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Nighttime sleep-aid helps people experiencing occasional sleeplessness, study suggests

Date:
June 14, 2016
Source:
Henry Ford Hospital
Summary:
New research shows that an over-the-counter sleep aid helps people suffering from occasional sleep difficulties fall asleep in less than 20 minutes, on average, and improves their reported quality of sleep. The first-of-its-kind study characterizes the sleep benefits of diphenhydramine HCI (DPH), marketed for decades as a sleep-aid.
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New research shows that an over-the-counter sleep aid helps people suffering from occasional sleep difficulties fall asleep in less than 20 minutes, on average, and improves their reported quality of sleep. The study is the first-of-its-kind to characterize the sleep benefits of diphenhydramine HCI (DPH), marketed for decades as a sleep-aid. This new study demonstrates (via both objective and subjective measures) that the liquid product ZzzQuil™, helped people with occasional sleeplessness achieve significantly better sleep on nights they used the medicine.

The study was presented today at SLEEP 2016, a joint annual meeting of the American Academy of Sleep Medicine and the Sleep Research Society, from June 11 -- 15, 2016 in Denver. Thomas Roth, Ph.D., director of the Sleep Disorders and Research Center at Henry Ford Hospital in Detroit, was one of the study's lead investigators.

The findings from this study answer two important questions for people considering taking a non-prescription sleep aid. "Will it help me get to sleep faster and will I wake up feeling well rested and rejuvenated?," said Dr. Roth. "This study demonstrates that diphenhydramine HCI can provide benefit to people who sometimes need help getting a good night's sleep."

According to the Centers for Disease Control and Prevention (CDC), more than one-quarter of the U.S. population report occasionally not getting enough sleep while nearly 10 percent experience chronic insomnia. Occasional sleeplessness is more prevalent in women than men.

The four-to-six week double-blind, placebo-controlled study analyzed the impact of DPH versus placebo on sleep in 33 people who suffer from occasional sleeplessness. Occasional sleeplessness is defined as those who reported two or more nights of trouble falling asleep (≥ 30 minutes). The sleep assessment was conducted in-home, and used three sleep instruments (two objective, one subjective) to assess the efficacy of diphenhydramine HCI 50 mg.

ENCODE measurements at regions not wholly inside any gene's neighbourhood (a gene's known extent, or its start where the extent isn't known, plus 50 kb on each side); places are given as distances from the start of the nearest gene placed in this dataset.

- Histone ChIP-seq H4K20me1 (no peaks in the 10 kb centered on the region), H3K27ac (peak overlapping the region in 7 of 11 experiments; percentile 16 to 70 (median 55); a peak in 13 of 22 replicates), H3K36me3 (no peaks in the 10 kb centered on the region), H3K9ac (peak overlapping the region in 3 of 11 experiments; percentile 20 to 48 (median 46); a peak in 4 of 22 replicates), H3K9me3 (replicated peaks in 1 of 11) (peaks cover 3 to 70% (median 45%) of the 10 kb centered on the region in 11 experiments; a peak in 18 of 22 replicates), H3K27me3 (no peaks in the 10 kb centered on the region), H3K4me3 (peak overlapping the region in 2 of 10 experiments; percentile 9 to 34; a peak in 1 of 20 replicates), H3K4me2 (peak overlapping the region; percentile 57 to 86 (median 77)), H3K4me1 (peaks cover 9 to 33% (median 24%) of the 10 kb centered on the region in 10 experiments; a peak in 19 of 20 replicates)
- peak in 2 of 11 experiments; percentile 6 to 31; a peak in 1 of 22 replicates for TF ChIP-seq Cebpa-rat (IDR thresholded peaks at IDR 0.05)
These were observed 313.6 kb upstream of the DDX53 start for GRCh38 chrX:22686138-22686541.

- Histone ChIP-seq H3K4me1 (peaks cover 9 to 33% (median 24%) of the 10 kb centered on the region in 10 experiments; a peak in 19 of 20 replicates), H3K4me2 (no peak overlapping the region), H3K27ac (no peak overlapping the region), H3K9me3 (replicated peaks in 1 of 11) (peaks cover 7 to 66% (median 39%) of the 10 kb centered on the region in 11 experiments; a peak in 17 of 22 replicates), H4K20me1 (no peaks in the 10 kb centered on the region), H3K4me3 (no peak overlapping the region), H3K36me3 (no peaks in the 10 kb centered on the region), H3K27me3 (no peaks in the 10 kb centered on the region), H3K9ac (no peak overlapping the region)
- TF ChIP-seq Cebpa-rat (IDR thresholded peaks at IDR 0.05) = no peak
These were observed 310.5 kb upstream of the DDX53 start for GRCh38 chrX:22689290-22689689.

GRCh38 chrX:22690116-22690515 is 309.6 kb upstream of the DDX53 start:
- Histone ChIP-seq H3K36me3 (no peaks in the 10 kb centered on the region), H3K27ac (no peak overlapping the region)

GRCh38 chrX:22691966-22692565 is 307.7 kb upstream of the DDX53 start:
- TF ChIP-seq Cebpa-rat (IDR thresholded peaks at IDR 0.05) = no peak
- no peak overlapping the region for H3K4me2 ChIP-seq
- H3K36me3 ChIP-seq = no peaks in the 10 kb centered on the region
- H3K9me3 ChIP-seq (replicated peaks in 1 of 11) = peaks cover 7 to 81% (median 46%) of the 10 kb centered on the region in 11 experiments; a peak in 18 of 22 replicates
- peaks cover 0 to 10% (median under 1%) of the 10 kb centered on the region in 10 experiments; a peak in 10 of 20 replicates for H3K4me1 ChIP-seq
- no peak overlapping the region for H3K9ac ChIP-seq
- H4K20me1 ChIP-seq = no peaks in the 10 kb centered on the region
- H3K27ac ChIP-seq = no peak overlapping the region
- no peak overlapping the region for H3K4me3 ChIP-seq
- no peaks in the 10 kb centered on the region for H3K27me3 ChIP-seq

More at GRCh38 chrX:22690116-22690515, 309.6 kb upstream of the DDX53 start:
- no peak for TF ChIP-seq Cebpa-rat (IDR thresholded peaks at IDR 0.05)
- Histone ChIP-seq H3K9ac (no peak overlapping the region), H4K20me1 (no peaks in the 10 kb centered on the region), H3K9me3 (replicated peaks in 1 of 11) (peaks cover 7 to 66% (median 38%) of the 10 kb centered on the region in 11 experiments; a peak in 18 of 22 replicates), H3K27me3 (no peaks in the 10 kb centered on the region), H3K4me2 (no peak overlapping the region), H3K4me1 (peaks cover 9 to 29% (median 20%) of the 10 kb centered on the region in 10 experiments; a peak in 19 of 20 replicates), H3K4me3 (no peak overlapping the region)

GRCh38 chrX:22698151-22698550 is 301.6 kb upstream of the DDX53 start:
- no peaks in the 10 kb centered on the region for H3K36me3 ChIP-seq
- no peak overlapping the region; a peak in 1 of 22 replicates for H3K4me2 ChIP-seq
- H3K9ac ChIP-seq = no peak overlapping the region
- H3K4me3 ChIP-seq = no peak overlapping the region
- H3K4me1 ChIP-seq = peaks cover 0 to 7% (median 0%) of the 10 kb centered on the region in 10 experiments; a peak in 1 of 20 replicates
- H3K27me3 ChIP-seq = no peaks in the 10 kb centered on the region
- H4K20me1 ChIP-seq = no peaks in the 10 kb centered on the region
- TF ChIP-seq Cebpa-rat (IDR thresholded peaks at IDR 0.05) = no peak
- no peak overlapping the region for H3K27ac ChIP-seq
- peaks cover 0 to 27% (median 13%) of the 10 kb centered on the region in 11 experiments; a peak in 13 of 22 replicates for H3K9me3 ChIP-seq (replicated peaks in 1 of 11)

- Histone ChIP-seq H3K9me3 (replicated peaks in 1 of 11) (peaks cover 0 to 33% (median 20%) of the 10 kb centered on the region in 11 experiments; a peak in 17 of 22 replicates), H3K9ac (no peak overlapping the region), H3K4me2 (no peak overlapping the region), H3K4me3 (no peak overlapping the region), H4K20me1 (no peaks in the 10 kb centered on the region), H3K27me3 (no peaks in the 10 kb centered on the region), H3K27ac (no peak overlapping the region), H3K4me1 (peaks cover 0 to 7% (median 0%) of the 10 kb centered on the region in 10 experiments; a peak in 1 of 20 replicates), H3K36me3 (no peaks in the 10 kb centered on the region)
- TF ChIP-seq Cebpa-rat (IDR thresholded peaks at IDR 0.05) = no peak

Study participants were ethnically diverse and in their 40's, on average.

In the study, DPH was found to improve several measures of sleep. Key findings include:

  • For the primary endpoint, sleep sufferers fell asleep, on average, 8 minutes faster than placebo (p<0.05) as assessed by the primary objective measure (i.e., ZEO Sleep Manager).
  • Sleep sufferers also reported that they fell asleep faster, stayed asleep longer and reported better quality of sleep.
  • No differences were found between diphenhydramine and placebo in terms of time in bed or the number of awakenings.

"Previous research has shown the important connection between sleep and overall health. A sleep deficiency of even a small degree can disrupt our lives in a number of ways -- from a setback in daily routine to bringing about or exacerbating existing chronic diseases," said Andrew N. Carr, Ph.D., Clinical Scientist and study co-author, Procter & Gamble. "This study has further validated diphenhydramine's use in helping people with sleep issues fall asleep faster and get the quality sleep they need. This unique approach enables future studies to understand how these products could impact the day-to-day activities of those looking for assistance with their occasional sleep difficulties."

Diphenhydramine HCI was originally approved as a prescription antihistamine in 1946 by the U.S. Food and Drug Administration (FDA) and was subsequently approved in 1982 for over-the-counter use to treat occasional sleeplessness.

The study was funded by Procter & Gamble.


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Cite This Page:

Henry Ford Hospital. "Nighttime sleep-aid helps people experiencing occasional sleeplessness, study suggests." ScienceDaily. ScienceDaily, 14 June 2016. <www.sciencedaily.com/releases/2016/06/160614114045.htm>.
Henry Ford Hospital. (2016, June 14). Nighttime sleep-aid helps people experiencing occasional sleeplessness, study suggests. ScienceDaily. Retrieved May 24, 2017 from www.sciencedaily.com/releases/2016/06/160614114045.htm
Henry Ford Hospital. "Nighttime sleep-aid helps people experiencing occasional sleeplessness, study suggests." ScienceDaily. www.sciencedaily.com/releases/2016/06/160614114045.htm (accessed May 24, 2017).

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